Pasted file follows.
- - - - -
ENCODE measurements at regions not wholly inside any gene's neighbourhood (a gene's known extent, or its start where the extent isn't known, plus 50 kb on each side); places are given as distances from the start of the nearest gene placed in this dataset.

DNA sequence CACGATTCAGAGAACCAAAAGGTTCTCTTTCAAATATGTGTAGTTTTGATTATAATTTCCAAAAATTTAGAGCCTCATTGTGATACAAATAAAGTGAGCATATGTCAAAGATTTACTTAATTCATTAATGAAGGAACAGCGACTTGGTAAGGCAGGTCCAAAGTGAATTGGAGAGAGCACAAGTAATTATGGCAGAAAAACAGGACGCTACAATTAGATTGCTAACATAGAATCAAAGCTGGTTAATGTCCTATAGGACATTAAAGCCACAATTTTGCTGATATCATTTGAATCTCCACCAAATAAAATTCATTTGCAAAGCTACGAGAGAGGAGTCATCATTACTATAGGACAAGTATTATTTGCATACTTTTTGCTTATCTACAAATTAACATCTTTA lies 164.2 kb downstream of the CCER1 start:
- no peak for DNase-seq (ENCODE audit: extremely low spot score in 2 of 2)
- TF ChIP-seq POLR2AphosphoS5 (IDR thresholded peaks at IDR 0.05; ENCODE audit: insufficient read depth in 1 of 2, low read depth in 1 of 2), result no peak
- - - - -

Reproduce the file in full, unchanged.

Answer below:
ENCODE measurements at regions not wholly inside any gene's neighbourhood (a gene's known extent, or its start where the extent isn't known, plus 50 kb on each side); places are given as distances from the start of the nearest gene placed in this dataset.

DNA sequence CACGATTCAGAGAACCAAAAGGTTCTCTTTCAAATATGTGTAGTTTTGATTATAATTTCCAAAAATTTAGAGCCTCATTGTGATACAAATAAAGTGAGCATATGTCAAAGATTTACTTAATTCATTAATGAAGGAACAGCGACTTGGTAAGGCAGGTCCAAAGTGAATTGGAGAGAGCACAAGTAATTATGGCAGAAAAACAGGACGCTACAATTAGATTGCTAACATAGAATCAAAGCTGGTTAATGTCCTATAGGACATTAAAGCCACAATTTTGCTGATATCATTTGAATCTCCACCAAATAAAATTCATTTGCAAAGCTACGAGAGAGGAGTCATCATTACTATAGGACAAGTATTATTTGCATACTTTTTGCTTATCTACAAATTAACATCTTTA lies 164.2 kb downstream of the CCER1 start:
- no peak for DNase-seq (ENCODE audit: extremely low spot score in 2 of 2)
- TF ChIP-seq POLR2AphosphoS5 (IDR thresholded peaks at IDR 0.05; ENCODE audit: insufficient read depth in 1 of 2, low read depth in 1 of 2), result no peak